Thursday, 30 January 2020

Come study with me!

Did you ever think about taking a masters degree, or studying for a doctorate? I'd love to supervise your project in philosophy of evolution, feminist metaphysics, or conservation ontology.

Leeds' Post Graduate Open Day is next Friday 7th Feb. You can come in a have a chat about what the application process is like, what programs we offer, what scholarships are available.

We're a large, varied and youthful department in a cool city. Get in touch!

Wednesday, 4 December 2019

Moral Progress?

Hello world! It's been a while.
I have just published an article that I'm quite pleased with, in Analyse & Kritik. It is a review essay of Buchanan & Powell's stimulating recent book 'The evolution of moral progress' which attempts to reconcile evolutionary naturalism with the view that humans are getting better, morally speaking. I don't normally write about morality, but i'm pleased with how my review came out because it gave me a chance to rant about machismo in evolutionary psychology, and also to reference a Tracy Chapman song in my title.

It's behind a fat paywall, but you can access my shareable copy here.

It's called 'The space between', and I wish you the pleasure of now having the song stuck in your head all day.............................

Monday, 28 January 2019

Brexit doom

Countless political commentators have compared Brexit to a game of chicken. This is the mathematical game in which two players have to choose whether to swerve or drive straight. Each player's favourite outcome is to drive straight while the other player swerves. But if nobody swerves, the result is a disastrous crash. Most versions of this analogy have Theresa May of the UK in one car while Juncker of the EU drives the other, each doing their best macho posturing, hoping the other will blink first.

It's well known that being visibly nervous is disastrous in this game, as it will encourage the other player to hold firm. In fact, one popular solution is to throw your steering wheel out of the window, to let your opponent know that you no longer have the option of swerving. Putting on a visible display of insanity or unreasonable determination can have the same effect. This is why it's thought that psychopaths might often get what they want and rise to the highest echelons of society. On the other hand, this hawkish strategy only succeeds against players who are themselves sufficiently flexible and reactive that they will swerve in response. If neither car has a competent driver at the wheel, then caboom.

This analogy is often touted with an emphasis on the uneven sizes of the vehicles involved, or on the lack of responsiveness or rationality on the EU's side, but neither of these warnings seem effective in counteracting the WWII era bluster of the Tory Brexiters who urge May to hold steady to her course.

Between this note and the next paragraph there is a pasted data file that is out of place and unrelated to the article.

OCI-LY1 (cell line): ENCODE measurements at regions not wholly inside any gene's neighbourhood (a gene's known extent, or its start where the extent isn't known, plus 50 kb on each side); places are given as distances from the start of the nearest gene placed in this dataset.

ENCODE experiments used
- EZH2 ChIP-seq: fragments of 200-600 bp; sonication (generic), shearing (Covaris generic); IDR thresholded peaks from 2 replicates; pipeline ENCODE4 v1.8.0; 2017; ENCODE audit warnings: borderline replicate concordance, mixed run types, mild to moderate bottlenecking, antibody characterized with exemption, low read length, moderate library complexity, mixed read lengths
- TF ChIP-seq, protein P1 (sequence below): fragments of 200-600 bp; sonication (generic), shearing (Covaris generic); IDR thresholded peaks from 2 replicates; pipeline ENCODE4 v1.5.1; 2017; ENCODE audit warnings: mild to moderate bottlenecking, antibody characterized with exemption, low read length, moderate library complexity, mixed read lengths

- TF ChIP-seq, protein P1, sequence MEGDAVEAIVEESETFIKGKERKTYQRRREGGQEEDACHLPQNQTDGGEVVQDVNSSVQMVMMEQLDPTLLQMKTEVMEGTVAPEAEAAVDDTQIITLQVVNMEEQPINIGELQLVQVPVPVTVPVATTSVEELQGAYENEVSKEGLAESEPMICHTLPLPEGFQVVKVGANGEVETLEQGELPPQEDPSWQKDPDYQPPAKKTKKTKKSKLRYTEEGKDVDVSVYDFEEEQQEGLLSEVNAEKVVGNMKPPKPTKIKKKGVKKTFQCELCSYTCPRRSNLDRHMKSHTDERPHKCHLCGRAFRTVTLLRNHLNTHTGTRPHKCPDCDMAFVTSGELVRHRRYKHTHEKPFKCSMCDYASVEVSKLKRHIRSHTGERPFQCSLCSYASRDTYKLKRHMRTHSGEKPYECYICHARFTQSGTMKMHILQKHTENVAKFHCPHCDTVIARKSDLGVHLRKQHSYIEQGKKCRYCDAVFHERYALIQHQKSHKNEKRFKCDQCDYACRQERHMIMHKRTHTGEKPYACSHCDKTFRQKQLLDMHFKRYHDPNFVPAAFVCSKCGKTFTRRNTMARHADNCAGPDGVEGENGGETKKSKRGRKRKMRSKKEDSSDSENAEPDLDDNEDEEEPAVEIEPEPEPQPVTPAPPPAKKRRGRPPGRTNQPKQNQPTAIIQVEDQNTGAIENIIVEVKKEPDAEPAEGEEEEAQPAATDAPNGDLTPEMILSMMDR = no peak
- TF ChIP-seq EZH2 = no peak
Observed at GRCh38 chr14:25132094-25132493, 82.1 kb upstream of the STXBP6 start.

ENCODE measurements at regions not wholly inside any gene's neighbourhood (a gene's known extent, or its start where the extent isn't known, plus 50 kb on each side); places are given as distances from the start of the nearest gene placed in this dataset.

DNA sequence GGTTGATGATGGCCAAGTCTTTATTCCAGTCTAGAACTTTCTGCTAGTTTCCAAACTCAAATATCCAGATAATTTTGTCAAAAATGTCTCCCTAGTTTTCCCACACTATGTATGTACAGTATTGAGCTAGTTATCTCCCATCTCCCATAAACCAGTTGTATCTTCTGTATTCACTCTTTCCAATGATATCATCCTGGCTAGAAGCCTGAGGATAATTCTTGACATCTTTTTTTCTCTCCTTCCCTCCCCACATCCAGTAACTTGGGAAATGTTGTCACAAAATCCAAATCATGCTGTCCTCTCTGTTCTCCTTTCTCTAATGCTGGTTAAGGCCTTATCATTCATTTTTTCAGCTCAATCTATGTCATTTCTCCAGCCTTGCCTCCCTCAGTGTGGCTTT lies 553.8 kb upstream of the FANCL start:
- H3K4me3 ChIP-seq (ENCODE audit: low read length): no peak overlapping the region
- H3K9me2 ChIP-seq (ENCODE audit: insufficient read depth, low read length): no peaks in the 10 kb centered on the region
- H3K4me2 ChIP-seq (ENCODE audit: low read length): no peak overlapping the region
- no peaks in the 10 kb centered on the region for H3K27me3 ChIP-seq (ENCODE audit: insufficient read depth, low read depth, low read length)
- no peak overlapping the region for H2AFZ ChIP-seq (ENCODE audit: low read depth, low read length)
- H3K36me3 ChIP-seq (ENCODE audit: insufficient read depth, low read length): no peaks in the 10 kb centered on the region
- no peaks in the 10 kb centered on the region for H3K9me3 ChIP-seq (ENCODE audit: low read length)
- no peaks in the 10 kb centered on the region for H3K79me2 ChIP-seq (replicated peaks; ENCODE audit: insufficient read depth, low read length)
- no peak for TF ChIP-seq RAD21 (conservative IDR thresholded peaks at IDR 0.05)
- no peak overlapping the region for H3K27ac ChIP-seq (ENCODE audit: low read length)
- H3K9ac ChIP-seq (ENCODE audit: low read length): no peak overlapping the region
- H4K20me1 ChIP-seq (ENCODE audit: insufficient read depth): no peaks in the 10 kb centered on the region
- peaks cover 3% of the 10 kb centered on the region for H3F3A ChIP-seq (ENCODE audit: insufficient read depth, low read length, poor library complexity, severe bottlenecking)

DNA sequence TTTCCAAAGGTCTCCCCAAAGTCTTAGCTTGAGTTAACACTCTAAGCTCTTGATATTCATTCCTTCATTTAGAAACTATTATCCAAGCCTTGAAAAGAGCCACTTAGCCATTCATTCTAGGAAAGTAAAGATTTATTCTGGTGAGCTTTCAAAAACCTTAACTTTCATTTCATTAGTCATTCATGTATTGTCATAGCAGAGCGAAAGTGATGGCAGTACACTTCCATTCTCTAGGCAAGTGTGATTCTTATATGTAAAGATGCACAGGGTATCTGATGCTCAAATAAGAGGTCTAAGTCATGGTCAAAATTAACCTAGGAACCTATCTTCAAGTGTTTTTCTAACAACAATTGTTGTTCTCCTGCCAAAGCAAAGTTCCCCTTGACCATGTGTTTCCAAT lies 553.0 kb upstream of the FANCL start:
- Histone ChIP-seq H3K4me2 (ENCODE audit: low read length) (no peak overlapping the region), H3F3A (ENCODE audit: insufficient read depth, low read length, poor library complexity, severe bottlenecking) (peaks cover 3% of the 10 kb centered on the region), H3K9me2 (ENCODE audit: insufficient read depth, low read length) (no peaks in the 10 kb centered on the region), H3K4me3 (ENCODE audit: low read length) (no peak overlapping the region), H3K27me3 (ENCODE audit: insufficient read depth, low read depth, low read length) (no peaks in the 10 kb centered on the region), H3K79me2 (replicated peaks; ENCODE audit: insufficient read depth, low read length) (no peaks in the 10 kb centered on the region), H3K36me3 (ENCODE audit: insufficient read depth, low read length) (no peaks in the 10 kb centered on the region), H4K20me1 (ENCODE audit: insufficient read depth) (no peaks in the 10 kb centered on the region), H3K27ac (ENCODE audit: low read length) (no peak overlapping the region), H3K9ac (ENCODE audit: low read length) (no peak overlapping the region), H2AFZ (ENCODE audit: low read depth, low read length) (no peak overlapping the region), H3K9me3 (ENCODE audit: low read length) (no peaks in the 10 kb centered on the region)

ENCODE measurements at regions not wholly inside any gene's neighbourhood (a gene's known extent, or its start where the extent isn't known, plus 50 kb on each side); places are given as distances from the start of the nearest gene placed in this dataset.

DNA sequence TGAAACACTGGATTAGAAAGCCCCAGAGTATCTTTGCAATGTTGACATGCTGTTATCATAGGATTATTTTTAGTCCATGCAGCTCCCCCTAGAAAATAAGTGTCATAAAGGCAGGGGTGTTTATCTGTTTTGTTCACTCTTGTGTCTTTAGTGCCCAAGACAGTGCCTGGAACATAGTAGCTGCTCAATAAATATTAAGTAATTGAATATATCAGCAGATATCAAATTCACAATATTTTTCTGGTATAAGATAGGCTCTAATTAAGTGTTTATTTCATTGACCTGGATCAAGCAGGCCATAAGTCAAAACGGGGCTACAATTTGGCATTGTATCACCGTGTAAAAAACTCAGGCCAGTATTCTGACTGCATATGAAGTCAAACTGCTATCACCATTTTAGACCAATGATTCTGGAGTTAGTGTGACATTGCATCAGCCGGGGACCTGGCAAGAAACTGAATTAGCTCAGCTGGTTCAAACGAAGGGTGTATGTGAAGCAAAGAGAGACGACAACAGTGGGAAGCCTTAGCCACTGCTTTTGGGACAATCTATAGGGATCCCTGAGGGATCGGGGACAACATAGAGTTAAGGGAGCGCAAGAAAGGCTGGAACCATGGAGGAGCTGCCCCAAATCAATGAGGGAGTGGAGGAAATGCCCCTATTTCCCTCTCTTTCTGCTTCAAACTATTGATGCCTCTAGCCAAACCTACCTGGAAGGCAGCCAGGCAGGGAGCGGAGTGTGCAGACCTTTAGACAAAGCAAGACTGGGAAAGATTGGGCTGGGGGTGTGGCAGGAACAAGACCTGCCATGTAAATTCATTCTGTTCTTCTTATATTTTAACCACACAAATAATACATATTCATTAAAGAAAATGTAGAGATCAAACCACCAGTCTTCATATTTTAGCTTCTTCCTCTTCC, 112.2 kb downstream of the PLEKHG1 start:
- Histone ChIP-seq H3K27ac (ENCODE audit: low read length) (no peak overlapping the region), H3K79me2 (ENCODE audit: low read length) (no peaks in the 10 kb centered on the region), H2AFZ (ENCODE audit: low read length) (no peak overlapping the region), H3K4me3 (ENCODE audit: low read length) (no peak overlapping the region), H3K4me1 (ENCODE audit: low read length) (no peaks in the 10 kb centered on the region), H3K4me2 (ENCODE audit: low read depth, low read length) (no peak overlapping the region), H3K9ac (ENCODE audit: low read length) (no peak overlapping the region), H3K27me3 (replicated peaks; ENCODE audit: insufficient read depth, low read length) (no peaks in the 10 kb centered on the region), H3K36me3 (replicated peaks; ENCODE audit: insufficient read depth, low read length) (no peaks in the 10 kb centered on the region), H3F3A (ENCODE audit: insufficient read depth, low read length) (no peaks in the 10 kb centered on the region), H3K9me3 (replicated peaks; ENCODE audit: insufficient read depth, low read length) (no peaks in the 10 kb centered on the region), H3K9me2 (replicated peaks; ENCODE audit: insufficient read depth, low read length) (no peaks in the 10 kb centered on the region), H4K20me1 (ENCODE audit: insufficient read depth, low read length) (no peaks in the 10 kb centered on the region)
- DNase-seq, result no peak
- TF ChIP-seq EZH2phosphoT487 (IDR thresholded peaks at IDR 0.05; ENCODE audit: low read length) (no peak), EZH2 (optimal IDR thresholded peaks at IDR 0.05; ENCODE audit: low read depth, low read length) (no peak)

I think we've been sold a faulty metaphor. We are in a car, but there are several people, all British, fighting over the steering wheel. May has a steely arm, and she is determined to drive us along her chosen middle gangway. Others keep jerking the wheel left towards a different gangway labelled hard brexit. Others still are yanking the wheel right towards a third gangway marked no brexit at all. The teams seem evenly split so everyone is having a hard time working out which road it will be.

But nobody noticed the shadowy figure seated in the rear passenger seat with a gleam in his eye. For he knows that the three gangways are narrow escapes from a sheer cliff, and it is into the crocodile-filled waters of no deal that he wants us to go.

The situation is rigged! No deal isn't a fourth gangway, it's the default. The no-dealer doesn't need to grab the wheel, he only needs the fighting to carry on. The closer the deadline looms, the more inevitable those crocodiles become, and the people fighting at the wheel haven't even noticed.

Wednesday, 14 November 2018

Alex Byrne responds

Alex Byrne has kindly sent me a response to my post on his article, which I here reproduce in full, with his permission and his original emphasis preserved.

* * * 

"Ellen, thanks very much for this thoughtful engagement with my article. Here are some comments/replies. I’ve put the relevant pieces of your post in quotation marks.

“I'll assume Byrne recognises that the idea of defining sex by genitalia as birth, with chromosome testing as a back-up, is problematic, because he doesn't consider it. One problem is you might get people who have ambiguous genitalia and whose chromosomes are ambiguous as well - such as if they have XXY or XO chromosomes. Another problem is that people's genitalia can mismatch with their chromosomes.”